I observe, thirdly, how, by this mistake, and by this great sin, the sin of sins, you are robbed of the sweet enjoyment of the God of all comfort. You lose what you seek, and lose it in your way of seek- ing. You want comfort, and you look to your faith for it. If faith could speak, it would say, I have none to give you, look unto Jesus, it is all in him. Indeed, dear friend, it is.
The Holy Ghost, the Comforter, will not glorify your faith. He will not give it the honour of comforting you. He takes nothing to comfort with but the things of Christ— and his things, not as used by you, but as given from him, who is all yours. This lesson, I think, he is teaching you, although you pervert it. He is bringing you off from looking legally at your faith. He intends you should not regard, as you have done, how you believe, but to settle you in believing.
I have been long at this, and have learned but very little. I can say my lesson, but when I come to practise, I find I am a dull scholar. The Spirit of Jesus has been teaching me to draw my comforts, not from how well I believe, but from Jesus, in whom I believe; not from there being no failing in my act of faith, but that I do act faith on Jesus, though failingly. My salvation is quite a distinct thing from any act of mine. It depends on the divine purpose and covenant,—is absolutely and eternally fixed in the divine will—and this is made known to me by faith. I receive the evidence of it by believing, and so take possession.
Faith is not the cause, but the effect. The cause is the act and grace of the Trinity,—what the Father out of sovereign love gave; what the Son bought with an inestimable price; and what the Holy Spirit proves to a sinner to be a price every way fully sufficient, and brings him to depend upon it for his redemption.
You see, then, that in consequence of the Father’s giving Christ for me, the Holy Spirit brings me to Christ, and enables me to trust and rely upon him. This is all that faith has to do in the matter. It is the fruit and evidence of the covenant grace of the Trinity. At best it is but an open empty hand, stretched forth at God’s bidding, and at God’s enabling to lay hold of Christ; but Christ so laid hold of is my salvation. It is not faith, but Christ. It is not my hand, but the thing received into my hand, that saves me.
I grant you, and I know it well, that much faith brings much comfort from Christ, and carries much glory to him; but the way to get much faith, is not to look at it, as you do, but at the Saviour; not to look at your hand, but at Jesus; not how you hold him, but that he is yours, and holds you, and your faith too, and therefore you shall never perish, but shall have everlasting life.
After I had observed these errors in your looking at the act of faith, I did not wonder at the following parts of your letter, such as, your not being pleased with your faith, and therefore not pleased with your state, nor your graces, nor your attainments, nor your own righteousness, but you thought everything made against you. This is still the same teaching of the Spirit, but you pervert it.
Have you nothing to look at but Jesus? That’s right. Then look unto him, and be saved. What! can you see nothing to rest on of your own? Are you forced to renounce the goodness of your faith, as an act, and do you experience that you cannot be saved for it? Very well: hold fast there. Stick to this : no grace, as acted by you, can save;—follow this blessed teaching, and cleave with full purpose of heart unto the Lord Jesus. You must learn to make him all in your salvation. He must save you from your faith, as well as from your unbelief; faith, as you act it, being full of sin. If the highest and best act of your faith was to be weighed in the balance of the sanctuary, you would deserve a thousand deaths for it. So much corruption would be found in it, that you could not escape the damnation of hell.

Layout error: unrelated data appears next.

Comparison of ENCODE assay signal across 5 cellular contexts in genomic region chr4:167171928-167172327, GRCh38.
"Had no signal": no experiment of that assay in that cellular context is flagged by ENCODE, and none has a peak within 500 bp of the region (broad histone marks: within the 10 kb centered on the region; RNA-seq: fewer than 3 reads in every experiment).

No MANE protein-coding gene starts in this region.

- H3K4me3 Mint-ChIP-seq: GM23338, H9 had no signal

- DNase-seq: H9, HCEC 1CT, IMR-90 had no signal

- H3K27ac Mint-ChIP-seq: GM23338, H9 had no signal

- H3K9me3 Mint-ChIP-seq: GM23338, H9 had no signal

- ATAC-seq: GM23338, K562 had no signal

Turn about then, take your eyes off from your acts of faith —look at Jesus. Expect to be received as a poor helpless sinner, not for great and high believing. Come to be saved from your faith, as an act. Follow, as all your salvation is laid up in him, follow him, take comfort from him, see yourself in him, not for any thing in you; trust him, not yourself, not your acts; and learn to discern spirits, to know divine teaching, by this mark—that what tends to humble you, is from the glorifier of the Saviour.
Since I sat down to write I have been many times interrupted, but I was resolved not to be stopped in writing to-day, that you might, at least, know what could be said of your case. It is a very common one —common to all who are taught of God—so peculiar to them, that, as I said before, if I was to draw the character of a true child of God, I could not leave out one, not a single one, of the circumstances which you bring against yourself. Indeed, Mrs. B. they are all on your side, and witnesses for Christ.
O do not then stifle, pervert, nor dispute their evidence. Allow what they say,—your faith is not perfect—your acts fail—all things fail you. Good, very good. Then away with them—cast off all looking at, all dependence on them. Betake yourself to Jesus, trust him, use him, grow into him, and let nothing separate you from him. So be it, Lord Jesus.
Romaine, William, 1714-1795. Select letters of the Rev. William Romaine, A.M. (Kindle Locations 4249-4252). Glasgow : Printed for William Collins